Pregnancy, nursing babies, and motherhood in general are now regarded as a weakness. Of course it cannot be completely eliminated, but it can be minimized by pushing birth control down our throats, and subtly convincing women to put off childbearing until such time when they wouldn't be able to have more than one or two children. Maternity, which used to be as natural as breathing, suddenly became a hindrance to women who are taught they can have it all, and don't understand why it seems near to impossible.

A few weeks ago, I happened to overhear the conversation of two women, one of whom was a mother of an 18-months-old toddler, and very pregnant with another baby. She was bemoaning the fact that her babysitter quit while she is in the middle of exam time in college, and she is forced to leave her little one in the hands of someone she hardly knew and didn't really trust.
"But what am I supposed to do?" - she asked in sincere frustration, - "give up my degree?"

This young mother, whose love for her child was shining through her very eyes, was clearly torn apart. Maybe all she needed was to have someone close and supportive who would tell her: yes, in such a situation it's better to quit college and take care of your family. Your husband and children need you.

We can be so much happier and so much more peaceful if we only stop fearing our nature, our age, and the changes the cycle of life draws upon us. Let us be women; let us be mothers; and let us be proud of the way God shaped our bodies and designed them to function.

Monday, July 28, 2008

Pregnancy and the digestive tract

A question from a fellow pregnant lady:

"Hi Anna. I'm pregnant and due around the same time as you. In the last couple of weeks, I began to suffer from very infrequent bowel movements and an uncomfortable feeling in my lower belly. I knew this is a common problem during pregnancy, but somehow didn't think it would happen to me because I've never suffered from it. Are there any changes I can make in my diet in order to improve my condition?"

You're right - constipation is very common during pregnancy. This delicate problem isn't discussed often, yet many pregnant women find that it makes their life extremely uncomfortable. The hormonal changes in the pregnant woman's body make her bowels move more slowly, and the growing uterus puts pressure on the intestine - two major factors that contribute to constipation during pregnancy. Iron supplements might cause constipation as well. Also, some pregnant women often don't feel like eating much, if they are suffering from nausea, and accompanying tiredness may prevent regular exercise - add all this up, and you'll see that you shouldn't be surprised at all.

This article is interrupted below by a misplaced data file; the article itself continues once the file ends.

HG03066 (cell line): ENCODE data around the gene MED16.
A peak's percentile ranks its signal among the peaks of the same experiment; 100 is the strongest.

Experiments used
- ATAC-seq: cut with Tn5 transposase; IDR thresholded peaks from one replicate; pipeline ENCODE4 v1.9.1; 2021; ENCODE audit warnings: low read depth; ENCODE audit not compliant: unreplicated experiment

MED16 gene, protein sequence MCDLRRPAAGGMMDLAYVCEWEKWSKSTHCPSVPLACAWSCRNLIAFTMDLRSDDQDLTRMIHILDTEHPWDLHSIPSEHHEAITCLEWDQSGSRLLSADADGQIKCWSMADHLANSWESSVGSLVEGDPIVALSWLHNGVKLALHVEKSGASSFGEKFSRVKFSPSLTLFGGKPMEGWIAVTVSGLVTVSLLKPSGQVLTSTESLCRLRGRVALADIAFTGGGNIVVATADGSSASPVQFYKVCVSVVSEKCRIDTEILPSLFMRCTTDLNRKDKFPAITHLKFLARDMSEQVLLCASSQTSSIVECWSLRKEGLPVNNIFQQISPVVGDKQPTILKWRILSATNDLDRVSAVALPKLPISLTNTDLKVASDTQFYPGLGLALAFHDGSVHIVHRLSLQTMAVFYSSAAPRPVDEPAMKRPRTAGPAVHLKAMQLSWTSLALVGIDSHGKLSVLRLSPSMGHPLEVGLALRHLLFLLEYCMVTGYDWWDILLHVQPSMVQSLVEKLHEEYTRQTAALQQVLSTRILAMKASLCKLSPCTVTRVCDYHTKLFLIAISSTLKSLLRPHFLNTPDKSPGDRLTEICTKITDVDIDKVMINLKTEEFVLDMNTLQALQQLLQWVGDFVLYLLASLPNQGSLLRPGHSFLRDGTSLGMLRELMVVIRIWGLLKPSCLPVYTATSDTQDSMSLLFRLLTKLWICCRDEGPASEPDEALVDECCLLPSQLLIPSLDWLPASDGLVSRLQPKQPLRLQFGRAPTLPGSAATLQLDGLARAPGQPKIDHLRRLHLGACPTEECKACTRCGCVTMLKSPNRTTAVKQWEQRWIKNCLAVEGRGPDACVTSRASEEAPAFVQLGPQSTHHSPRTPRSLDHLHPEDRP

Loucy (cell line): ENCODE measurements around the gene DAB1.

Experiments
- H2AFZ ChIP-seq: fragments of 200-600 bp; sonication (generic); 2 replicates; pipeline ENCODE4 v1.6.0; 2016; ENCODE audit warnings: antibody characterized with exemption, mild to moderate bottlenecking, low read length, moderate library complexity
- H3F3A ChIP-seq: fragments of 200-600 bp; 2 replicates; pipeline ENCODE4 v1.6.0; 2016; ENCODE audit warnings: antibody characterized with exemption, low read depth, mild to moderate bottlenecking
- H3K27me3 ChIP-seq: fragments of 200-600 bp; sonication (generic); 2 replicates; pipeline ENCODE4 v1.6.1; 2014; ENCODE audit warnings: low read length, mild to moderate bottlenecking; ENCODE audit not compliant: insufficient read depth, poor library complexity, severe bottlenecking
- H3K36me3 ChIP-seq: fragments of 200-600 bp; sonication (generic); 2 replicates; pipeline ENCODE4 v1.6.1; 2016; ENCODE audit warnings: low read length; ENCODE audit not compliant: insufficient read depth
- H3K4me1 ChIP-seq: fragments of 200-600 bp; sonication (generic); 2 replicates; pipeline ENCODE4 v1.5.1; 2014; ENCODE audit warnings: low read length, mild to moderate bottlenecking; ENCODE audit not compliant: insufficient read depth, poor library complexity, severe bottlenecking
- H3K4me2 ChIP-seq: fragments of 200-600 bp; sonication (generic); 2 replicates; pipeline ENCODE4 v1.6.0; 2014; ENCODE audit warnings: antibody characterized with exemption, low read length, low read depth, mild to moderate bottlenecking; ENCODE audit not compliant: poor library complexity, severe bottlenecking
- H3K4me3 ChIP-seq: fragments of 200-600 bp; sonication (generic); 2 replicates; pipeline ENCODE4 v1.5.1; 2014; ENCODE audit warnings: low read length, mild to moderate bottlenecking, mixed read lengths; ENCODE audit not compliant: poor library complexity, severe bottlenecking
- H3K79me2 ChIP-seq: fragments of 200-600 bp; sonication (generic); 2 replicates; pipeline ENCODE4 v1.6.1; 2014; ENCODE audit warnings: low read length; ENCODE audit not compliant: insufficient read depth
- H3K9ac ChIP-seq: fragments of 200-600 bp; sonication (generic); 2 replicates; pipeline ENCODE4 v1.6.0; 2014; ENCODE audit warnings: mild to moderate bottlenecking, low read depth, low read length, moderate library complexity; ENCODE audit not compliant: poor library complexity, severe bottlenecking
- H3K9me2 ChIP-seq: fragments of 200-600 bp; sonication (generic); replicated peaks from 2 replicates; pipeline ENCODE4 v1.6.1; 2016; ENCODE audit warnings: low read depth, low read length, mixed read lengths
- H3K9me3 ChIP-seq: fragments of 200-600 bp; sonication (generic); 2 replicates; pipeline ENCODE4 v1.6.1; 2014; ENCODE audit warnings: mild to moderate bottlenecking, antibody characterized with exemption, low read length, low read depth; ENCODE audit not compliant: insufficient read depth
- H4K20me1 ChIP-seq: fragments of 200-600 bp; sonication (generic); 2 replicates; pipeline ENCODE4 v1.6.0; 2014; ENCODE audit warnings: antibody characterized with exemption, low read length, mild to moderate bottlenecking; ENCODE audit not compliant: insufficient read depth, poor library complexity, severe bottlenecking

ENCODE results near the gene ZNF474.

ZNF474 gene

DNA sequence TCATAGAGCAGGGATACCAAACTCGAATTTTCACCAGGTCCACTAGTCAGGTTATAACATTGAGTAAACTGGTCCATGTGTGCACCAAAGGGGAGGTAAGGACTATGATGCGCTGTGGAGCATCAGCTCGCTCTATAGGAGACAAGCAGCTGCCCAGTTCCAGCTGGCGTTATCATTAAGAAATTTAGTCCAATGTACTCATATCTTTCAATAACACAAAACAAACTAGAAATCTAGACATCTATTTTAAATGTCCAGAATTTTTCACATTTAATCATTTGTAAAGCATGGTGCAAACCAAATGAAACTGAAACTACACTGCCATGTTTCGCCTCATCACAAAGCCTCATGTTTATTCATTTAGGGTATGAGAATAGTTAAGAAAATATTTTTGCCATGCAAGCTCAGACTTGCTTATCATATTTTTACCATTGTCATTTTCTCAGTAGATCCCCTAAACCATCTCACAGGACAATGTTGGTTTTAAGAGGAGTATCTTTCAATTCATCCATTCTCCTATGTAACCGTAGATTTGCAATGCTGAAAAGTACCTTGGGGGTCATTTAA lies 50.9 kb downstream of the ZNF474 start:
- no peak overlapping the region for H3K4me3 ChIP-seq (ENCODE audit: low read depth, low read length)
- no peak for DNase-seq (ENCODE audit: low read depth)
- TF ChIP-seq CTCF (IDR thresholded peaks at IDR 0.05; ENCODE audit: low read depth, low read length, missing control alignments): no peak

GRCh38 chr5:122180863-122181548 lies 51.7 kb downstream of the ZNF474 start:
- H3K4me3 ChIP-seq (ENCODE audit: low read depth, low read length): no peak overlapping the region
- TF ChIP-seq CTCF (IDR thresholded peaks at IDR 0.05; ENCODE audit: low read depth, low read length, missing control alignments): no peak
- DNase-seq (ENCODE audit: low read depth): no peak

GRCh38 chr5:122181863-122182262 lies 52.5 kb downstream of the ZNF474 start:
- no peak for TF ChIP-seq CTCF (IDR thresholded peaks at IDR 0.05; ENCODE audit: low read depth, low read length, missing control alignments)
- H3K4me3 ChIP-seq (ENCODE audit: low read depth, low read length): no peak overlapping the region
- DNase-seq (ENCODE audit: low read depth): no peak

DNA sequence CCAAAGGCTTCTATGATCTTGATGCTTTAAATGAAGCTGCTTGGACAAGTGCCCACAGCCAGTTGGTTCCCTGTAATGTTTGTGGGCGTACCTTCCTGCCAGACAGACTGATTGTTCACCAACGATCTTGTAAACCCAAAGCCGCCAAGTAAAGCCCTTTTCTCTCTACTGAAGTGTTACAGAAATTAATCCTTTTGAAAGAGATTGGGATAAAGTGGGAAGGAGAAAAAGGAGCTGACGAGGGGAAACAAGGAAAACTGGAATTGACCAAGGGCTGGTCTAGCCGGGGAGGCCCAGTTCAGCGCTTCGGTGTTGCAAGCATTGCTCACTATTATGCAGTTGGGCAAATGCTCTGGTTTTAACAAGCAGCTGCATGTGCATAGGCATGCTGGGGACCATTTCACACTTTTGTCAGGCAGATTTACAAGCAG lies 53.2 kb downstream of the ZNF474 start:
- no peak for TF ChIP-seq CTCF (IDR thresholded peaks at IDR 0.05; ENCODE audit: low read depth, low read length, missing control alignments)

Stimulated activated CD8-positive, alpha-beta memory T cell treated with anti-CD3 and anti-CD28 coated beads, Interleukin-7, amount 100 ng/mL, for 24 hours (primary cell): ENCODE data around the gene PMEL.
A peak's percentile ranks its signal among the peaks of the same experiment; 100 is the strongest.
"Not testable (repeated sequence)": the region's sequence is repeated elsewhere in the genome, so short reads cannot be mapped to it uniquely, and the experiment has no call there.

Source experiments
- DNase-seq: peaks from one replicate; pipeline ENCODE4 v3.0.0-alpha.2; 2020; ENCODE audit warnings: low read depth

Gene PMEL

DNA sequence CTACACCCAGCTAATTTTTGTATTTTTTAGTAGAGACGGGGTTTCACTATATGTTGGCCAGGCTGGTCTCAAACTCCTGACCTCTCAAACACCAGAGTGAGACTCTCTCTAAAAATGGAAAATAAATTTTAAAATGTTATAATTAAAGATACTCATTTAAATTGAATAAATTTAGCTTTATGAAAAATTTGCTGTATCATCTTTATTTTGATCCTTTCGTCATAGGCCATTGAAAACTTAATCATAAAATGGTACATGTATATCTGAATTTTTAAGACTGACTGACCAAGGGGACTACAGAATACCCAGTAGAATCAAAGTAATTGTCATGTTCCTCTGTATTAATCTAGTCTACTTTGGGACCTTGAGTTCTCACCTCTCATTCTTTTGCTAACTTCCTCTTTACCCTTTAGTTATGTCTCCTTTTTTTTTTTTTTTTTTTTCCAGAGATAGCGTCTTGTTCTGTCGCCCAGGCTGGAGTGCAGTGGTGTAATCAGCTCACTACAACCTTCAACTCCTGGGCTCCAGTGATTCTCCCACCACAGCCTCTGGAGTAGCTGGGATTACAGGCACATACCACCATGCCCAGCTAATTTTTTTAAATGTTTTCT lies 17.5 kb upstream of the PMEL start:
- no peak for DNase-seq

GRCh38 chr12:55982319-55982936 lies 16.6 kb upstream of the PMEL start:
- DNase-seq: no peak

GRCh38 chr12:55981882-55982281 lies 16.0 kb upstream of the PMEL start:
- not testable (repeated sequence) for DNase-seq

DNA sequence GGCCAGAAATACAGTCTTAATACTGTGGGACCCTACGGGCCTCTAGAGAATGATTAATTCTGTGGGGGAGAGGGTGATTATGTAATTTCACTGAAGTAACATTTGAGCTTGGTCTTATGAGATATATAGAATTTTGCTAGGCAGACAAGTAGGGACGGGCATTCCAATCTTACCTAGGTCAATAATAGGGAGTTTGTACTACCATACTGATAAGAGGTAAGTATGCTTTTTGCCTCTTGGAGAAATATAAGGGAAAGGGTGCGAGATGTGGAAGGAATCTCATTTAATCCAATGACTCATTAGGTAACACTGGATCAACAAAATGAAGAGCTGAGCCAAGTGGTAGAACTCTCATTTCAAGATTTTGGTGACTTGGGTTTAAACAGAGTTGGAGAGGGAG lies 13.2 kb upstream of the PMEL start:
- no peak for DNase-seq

Without treatment, constipation can become chronic and cause hemorrhoids, which is not at all pleasant, to say the least. That's why you are wise to pay attention to this problem.

You probably know all the usual advice - eat a fiber-rich diet, drink plenty, try to exercise regularly if you can - and indeed it's all very important. I would encourage you not to use laxatives, which only provide temporary relief and don't solve the problem. There are some natural fiber supplements available, but I truly think that eating plenty of vegetables, whole grains and fruit in your diet is both healthier and more effective. Some foods are known to gently stimulate the bowel, such as prunes and ripe tomatoes.

I will also suggest a natural remedy, which my husband told me about a few weeks ago, when I noticed similar symptoms. In the morning, right after you get up, take a tablespoon of cold-pressed olive oil with 6-7 drops of natural lemon juice. Fresh squeezed lemon juice is the best, but bottled is alright too. It's important that you do this before you have eaten anything, and if you can hold off about an hour before you have your breakfast, that's great.

You might feel improvement within a few days, or a week or two - depends on how serious your condition is and how long you have been suffering from constipation. Don't be discouraged if you don't experience immediate relief - it isn't meant to act as a laxative, but rather as a sort of "booster" to your digestive system. I must admit I fail to explain how exactly it works, but it does. In any case, preserve in this practice daily for three months, and after that continue once a week as a preventive measure. It's perfectly safe and natural, and olive oil is good for you in other ways beside constipation relief.

I wish you a happy and easy pregnancy, and a healthy baby!

Sunday, July 27, 2008

Chickpea burgers

I found this recipe on Rhonda Jean's blog - and decided to give it a try, because it looked remarkably good. Following are Rhonda's simple instructions:

Into a blender or food processor add:

two cups of pre-soaked chickpeas
2 small onions
one carrot
1 stick celery
2 eggs
1 cup dry breadcrumbs or two potatoes
salt and pepper
¼ teaspoon turmeric
¼ teaspoon cumin

Whiz that up until it forms a thick paste. Form into patties and fry in oil until brown on both sides.

One detail: I forgot all about the eggs! Naturally, it made the mass in my blender a bit dry. Adding some water solved the problem. It was still very very nice, and it also made the recipe vegan (for those of you to whom this might matter). The chickpea burgers (I made ours almost bite-sized) were happily consumed by my hungry husband and myself. They are great served with fresh salad.

Rhonda, who lives in Australia, mentioned it's a local meal. My husband and I both agreed it reminds us of our local dish, falafel.

Sorry for not adding a photo of my chickpea burgers to accompany this post. I'm not at home right now so what's left of them is out of my reach. :-) You may, however, take a glimpse of how Rhonda's came out.

Friday, July 25, 2008

Have a wonderful weekend!

PICT0946, originally uploaded by Anna's musings.

Have a wonderful weekend, everyone! I'm leaving you with this picture of a gorgeous flowering cactus, taken by my husband.